The survey aimed to ascertain the level of social exclusion through use of defining four dimensions of exclusion. These were impoverishment, exclusion due to inadequate income or resources, labour market exclusion, service exclusion and exclusion from social relations. Gordon et al (2006) in the survey conclusion correctly highlights an issue with the survey itself, that while it may aim to achieve a greater understanding of exclusion it is hindered due to a high focus overly concentrated on employment and poverty. However the use of direct measure techniques can be seen as innovative. The lack of wider base of indicators could be argued that the ability to unpack the different aspects of social exclusion are not possible. The surveys use of direct measurement approaches applied to the idea of social exclusion especially focusing on domains such as social relations or participation in common social activities can be seen as furthering an understanding of social exclusion.
Similarly it could argued that the survey treats exclusion as a process rather than a state and in doing so negatively impacts understanding exclusions relationship to poverty within the study. The survey can be argued to have progressed towards understanding social exclusion more indepth than prior surveys however it’s framework is still lacking the ability to measure social exclusion independent of poverty measures. It will also be possible. While there is an inherent conflict between the survey seeing social exclusion as a process rather than a state, it is not alone in holding this issue with prior reports and surveys holding such issues. The survey can be seen to move forward to a more informed concept of social exclusion that achieves it’s goal of measuring social exclusion to an extent and allowing a greater understanding of how demographic profile and social aspect of social exclusion relates to a broader view of disadvantagement within society. The survey highlights that within it holds issues relation to employment and poverty and as such this may hold problems for fully expressing the levels of social exclusion for groups that do not fall within this domain.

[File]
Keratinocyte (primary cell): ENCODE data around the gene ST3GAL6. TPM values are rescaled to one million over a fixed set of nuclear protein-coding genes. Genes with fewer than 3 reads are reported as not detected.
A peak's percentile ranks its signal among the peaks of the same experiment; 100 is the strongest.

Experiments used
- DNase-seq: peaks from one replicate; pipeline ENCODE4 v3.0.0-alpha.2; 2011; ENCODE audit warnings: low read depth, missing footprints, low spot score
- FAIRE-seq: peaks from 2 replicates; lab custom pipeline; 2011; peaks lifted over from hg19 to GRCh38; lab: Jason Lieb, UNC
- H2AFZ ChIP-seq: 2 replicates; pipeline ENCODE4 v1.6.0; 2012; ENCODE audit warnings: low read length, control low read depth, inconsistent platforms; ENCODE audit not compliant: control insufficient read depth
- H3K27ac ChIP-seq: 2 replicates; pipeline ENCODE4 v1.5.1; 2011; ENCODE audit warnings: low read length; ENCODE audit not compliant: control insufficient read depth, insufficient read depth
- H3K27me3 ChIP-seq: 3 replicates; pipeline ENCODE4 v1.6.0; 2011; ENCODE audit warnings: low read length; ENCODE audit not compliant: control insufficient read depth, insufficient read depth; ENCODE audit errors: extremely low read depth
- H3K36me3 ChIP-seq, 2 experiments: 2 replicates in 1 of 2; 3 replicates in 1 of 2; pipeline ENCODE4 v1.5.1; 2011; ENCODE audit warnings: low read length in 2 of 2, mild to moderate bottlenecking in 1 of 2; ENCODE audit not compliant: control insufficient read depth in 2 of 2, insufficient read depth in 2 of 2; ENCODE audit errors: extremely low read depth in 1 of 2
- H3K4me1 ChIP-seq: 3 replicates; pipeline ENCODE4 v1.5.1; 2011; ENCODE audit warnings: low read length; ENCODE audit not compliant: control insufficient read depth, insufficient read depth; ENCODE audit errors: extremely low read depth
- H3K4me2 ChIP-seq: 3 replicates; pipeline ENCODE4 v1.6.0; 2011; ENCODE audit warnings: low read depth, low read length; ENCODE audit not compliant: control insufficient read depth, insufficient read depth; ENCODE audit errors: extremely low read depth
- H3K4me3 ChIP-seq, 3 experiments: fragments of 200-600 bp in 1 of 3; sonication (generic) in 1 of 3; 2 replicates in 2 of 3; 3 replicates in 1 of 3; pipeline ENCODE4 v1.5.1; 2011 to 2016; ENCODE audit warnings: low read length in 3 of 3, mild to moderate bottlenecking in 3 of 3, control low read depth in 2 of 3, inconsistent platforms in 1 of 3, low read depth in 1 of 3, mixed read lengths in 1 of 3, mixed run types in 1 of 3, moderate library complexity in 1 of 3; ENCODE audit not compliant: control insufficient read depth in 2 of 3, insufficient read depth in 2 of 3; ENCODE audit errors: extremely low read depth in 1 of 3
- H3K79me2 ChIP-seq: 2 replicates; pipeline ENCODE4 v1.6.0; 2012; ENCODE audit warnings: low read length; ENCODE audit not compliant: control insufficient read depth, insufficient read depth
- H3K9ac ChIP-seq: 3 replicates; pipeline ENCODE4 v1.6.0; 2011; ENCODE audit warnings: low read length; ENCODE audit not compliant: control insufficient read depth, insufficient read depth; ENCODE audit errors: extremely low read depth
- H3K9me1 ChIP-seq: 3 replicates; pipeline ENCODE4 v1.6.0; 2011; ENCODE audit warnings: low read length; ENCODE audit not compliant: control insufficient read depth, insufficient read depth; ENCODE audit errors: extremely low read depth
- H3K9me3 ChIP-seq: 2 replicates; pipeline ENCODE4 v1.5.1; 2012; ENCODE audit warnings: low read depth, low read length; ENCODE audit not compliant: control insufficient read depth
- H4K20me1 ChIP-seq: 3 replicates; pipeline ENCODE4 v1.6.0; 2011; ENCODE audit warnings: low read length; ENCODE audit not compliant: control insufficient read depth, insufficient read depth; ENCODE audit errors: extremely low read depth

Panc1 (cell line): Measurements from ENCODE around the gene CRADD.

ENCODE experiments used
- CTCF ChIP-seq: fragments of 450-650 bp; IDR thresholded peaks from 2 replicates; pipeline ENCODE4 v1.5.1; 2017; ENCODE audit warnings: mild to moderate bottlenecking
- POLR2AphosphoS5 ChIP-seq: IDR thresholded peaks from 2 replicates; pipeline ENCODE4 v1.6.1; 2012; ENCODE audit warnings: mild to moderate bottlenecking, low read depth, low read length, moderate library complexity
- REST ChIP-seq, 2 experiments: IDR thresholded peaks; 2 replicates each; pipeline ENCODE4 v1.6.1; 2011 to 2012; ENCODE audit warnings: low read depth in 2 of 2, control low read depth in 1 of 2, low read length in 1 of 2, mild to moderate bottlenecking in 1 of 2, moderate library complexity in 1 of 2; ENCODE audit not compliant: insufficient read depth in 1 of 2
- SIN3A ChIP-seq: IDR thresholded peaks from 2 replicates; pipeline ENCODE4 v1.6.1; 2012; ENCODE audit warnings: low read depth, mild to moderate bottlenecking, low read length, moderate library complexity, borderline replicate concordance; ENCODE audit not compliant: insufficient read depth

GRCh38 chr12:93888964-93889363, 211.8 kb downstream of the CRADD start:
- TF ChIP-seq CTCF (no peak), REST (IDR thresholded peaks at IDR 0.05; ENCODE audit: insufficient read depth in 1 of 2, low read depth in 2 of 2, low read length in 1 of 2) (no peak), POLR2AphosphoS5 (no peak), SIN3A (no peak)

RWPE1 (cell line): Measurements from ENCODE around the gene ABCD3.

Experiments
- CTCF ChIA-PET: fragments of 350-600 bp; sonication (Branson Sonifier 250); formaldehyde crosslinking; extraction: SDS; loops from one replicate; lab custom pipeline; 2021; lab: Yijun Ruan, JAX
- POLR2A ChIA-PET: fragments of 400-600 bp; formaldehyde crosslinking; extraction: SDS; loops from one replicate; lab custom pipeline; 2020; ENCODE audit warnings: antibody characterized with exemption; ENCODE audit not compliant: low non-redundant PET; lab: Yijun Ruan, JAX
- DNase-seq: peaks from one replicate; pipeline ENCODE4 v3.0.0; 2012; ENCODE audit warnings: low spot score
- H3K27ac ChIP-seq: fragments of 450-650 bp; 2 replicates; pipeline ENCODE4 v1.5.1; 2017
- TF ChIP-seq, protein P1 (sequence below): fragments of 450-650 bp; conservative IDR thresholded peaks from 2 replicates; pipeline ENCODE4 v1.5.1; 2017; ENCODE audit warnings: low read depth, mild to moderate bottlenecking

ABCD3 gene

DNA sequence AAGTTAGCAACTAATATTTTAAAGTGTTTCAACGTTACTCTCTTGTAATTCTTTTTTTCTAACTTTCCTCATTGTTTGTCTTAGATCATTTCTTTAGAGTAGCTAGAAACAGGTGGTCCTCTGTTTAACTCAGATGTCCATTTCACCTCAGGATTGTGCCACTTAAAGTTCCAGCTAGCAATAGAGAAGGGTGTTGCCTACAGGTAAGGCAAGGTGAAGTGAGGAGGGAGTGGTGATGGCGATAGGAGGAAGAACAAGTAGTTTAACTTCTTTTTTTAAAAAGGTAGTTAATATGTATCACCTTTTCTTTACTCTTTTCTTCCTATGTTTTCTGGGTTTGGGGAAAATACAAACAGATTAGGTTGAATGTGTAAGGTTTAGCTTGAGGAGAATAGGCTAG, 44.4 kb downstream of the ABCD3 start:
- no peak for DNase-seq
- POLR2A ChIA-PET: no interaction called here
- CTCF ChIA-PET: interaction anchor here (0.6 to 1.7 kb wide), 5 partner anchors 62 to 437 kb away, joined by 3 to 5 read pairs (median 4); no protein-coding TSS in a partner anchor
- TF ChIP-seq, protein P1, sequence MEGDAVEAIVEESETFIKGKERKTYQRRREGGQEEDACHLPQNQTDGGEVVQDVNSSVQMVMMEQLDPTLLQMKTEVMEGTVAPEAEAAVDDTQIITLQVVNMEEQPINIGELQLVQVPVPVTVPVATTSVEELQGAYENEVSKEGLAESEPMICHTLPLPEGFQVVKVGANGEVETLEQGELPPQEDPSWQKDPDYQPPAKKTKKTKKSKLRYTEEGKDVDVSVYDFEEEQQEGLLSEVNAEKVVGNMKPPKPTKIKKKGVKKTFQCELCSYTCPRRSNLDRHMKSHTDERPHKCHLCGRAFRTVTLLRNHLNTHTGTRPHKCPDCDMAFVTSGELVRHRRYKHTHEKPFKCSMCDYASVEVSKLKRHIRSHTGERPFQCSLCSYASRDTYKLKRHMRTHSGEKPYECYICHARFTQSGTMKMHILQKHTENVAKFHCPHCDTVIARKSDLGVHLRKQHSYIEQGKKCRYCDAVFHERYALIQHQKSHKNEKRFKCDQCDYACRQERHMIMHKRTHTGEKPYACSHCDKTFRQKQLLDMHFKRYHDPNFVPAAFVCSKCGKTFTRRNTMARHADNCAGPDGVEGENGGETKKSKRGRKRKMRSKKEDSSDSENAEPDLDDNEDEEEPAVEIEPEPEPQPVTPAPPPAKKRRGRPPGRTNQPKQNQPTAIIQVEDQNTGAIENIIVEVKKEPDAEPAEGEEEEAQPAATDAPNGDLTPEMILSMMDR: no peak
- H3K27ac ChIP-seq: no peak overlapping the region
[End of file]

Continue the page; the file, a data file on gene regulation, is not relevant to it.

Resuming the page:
However it can be seen to innovative through focusing on social exclusion from domains such as social relations and other areas that may effectively convey social exclusion. The survey however hinders itself by not viewing social exclusion as an entity itself rather linking it with poverty concept can be seen as holding drawbacks within the survey in that it is not possible to achieve of effectively measuring poverty, deprivation and related social exclusion. The survey with respect to children does not allow them the same agency as adults through the consensual as such what is being measured is not a measure of child poverty, deprivation and social exclusion but rather a poor parents perception of a child’s experience of these situations. The surveys focus on issues related to employment and poverty can be seen to hinder fully express the levels of social exclusion for groups that fall outside of this domain. However it can be seen to innovative through focusing on social exclusion from domains such as social relations and other areas that may effectively convey social exclusion. The survey aim of attempting to develop a scientific measurement of poverty, deprivation and related social exclusion is less achieved in the fullest sense by the survey and rather the survey can be seen as continuation of previous studies that builds and shines light on how to further understand poverty measurement, deprivation and social exclusion.